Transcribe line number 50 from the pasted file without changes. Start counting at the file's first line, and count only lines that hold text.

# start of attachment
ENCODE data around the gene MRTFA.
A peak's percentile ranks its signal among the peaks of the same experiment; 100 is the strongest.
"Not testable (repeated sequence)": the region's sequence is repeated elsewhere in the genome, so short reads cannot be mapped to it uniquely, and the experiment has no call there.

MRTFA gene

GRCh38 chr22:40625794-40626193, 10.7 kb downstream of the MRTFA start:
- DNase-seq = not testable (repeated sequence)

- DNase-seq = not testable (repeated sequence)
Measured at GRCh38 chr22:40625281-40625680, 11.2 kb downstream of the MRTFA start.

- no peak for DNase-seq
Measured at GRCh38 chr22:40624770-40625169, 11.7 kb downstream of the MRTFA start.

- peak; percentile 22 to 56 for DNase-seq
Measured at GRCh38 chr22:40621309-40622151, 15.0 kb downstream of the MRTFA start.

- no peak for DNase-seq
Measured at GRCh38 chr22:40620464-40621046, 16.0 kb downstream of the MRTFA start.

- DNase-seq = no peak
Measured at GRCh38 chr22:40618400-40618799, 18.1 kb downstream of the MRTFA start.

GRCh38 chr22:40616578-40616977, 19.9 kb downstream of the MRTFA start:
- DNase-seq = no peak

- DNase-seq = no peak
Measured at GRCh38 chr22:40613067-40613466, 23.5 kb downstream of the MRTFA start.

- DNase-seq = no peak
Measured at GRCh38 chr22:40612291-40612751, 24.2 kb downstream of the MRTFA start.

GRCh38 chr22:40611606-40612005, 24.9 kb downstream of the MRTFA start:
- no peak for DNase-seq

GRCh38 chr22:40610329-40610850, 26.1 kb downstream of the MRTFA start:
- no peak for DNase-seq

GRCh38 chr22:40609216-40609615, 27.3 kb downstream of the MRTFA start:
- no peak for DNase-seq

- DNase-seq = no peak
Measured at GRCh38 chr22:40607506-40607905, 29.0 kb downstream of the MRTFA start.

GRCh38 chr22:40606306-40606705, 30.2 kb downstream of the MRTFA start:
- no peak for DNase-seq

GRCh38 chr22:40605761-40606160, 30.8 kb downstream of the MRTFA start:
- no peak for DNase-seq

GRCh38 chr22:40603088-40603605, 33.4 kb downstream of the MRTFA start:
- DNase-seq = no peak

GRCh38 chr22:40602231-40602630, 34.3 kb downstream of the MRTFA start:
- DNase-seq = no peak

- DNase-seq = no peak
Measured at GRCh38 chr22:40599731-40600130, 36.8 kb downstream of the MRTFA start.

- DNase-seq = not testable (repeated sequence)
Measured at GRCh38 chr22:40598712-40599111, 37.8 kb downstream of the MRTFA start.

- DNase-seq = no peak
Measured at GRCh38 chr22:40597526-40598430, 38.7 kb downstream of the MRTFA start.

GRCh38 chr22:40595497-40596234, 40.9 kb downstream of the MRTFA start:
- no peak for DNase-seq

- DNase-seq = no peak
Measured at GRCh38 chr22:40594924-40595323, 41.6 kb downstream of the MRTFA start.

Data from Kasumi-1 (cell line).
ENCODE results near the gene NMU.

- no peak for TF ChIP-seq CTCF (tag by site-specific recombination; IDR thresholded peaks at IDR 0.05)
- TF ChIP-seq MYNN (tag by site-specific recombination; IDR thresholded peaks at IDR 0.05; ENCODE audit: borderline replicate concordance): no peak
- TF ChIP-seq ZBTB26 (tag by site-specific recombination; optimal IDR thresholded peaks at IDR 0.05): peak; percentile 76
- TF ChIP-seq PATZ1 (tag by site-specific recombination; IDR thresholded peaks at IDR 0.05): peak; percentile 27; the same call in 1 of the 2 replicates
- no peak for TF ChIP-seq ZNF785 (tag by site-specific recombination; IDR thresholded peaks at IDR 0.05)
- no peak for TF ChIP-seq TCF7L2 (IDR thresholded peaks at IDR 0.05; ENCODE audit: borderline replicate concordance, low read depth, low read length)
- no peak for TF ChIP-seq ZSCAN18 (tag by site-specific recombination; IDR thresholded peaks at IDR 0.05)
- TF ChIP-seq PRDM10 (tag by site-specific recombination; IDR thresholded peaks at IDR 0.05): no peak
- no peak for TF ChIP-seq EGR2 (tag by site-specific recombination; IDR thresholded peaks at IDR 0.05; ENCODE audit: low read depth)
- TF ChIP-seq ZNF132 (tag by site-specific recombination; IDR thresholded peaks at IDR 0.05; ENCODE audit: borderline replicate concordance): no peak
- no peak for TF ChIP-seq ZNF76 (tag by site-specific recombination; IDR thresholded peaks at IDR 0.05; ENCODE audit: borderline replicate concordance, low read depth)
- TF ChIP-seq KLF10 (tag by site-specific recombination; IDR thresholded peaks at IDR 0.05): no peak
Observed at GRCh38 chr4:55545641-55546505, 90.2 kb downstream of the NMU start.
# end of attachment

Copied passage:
ENCODE results near the gene NMU.